The United States has been the global leader in medical devices, one of the few major industries that both boasts a net trade surplus and is a job-creator. The sector employs 400,000 Americans directly and is indirectly responsible for almost 2 million more that supply and support the highly-skilled workforce. Most important, its products are essential elements of modern medical care, including everything from CT scanners and pacemakers to blood pressure cuffs and robots used by surgeons.
But all of that is in jeopardy. The medical device industry is being ravaged by unwise public policy, including a devastating 2.3% excise tax took effect on Jan 1 as part of ObamaCare. This tax, which has already required the payment of more than $1 billion by device manufacturers, is especially pernicious because it is assessed on gross sales, not profits. To put this in perspective, imagine that you’re a manufacturer of medical devices and had a profit of $100,000 on sales of $1 million after all your costs and expenses—everything from materials and labor to research. The excise tax would be $23,000, wiping out almost a quarter of your profits.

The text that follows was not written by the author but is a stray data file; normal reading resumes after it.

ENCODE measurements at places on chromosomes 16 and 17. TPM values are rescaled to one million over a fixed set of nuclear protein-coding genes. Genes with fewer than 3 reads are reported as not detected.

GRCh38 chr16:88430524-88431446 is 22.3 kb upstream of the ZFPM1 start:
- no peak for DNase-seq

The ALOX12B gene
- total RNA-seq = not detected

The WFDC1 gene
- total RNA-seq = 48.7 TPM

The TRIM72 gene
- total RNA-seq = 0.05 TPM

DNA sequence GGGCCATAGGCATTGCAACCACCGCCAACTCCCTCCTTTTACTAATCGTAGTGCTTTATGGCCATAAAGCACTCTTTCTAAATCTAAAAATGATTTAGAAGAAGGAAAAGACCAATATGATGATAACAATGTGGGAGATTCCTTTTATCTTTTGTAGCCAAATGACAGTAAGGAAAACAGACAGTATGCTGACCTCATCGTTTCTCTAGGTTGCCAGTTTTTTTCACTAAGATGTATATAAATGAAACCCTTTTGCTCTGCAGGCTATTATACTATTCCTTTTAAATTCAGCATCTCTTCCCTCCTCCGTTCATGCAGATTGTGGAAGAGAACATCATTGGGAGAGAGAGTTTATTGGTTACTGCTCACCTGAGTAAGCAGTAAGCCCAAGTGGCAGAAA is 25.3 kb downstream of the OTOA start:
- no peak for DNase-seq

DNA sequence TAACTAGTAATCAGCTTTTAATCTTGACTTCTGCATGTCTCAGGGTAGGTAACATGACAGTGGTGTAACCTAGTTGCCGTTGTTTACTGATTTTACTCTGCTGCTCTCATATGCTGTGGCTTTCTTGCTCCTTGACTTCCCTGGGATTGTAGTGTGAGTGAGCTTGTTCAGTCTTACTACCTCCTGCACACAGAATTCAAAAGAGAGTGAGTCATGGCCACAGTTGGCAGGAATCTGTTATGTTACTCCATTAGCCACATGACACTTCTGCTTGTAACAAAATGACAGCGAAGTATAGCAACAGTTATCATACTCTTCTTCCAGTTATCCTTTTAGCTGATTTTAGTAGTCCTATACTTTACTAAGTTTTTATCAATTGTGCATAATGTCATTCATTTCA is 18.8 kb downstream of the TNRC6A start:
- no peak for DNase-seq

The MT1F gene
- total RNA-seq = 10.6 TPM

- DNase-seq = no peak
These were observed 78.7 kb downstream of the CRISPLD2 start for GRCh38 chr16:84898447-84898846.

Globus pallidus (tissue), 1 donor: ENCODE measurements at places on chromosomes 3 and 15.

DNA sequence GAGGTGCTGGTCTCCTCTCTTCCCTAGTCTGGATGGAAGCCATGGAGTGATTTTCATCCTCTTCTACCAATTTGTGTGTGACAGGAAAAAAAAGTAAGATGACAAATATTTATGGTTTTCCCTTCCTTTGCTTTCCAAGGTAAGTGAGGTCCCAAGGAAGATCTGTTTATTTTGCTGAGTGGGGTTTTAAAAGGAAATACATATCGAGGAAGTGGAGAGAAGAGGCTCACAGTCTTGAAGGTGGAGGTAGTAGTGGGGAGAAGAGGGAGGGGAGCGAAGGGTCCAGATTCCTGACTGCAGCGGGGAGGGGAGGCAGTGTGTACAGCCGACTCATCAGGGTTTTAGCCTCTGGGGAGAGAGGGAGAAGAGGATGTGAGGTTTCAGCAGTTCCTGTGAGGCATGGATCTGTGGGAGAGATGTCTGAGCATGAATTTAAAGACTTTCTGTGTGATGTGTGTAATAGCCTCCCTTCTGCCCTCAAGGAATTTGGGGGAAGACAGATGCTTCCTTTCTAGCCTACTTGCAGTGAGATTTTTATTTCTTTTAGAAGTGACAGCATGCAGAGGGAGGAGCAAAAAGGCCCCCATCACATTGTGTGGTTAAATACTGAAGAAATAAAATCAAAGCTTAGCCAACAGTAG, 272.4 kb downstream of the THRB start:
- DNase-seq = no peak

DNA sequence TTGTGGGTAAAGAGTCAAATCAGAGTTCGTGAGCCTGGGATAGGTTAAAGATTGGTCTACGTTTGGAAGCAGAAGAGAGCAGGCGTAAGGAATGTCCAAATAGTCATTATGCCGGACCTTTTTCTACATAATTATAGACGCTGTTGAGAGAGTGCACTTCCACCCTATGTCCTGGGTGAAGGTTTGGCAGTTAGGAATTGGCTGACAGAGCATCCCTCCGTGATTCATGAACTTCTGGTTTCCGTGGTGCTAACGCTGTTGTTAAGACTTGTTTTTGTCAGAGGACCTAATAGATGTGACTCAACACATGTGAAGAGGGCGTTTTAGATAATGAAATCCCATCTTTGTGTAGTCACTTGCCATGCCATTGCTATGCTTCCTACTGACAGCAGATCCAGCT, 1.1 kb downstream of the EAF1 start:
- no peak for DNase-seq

The nation’s medical device industry is vulnerable. It is not comprised of behemoths: 80% of its companies have 50 or fewer employees, the very businesses we are relying on to turn the U.S. economy around. The new excise tax comes on top of increased stringency and delays at both the FDA and the U.S. Patent Office, and at the same time that many device firms are shutting down or moving abroad to take advantage of the more favorable tax and regulatory climate in Europe. The tax is forcing companies to lay off employees, cut back on research and development, and reduce capital investment.
One sector that is seeing a rapid investment drop is healthcare and devices. That has hurt the North Carolina VC industry harder than it hurt Boston. It’s also subject to some longer term trends. Obamacare has a medical device tax buried in it-and it has caused money to pull back from taking risk in healthcare while everything gets sorted out. The FDA is a horrible bureaucratic organization to deal with, and they have made it hard to innovate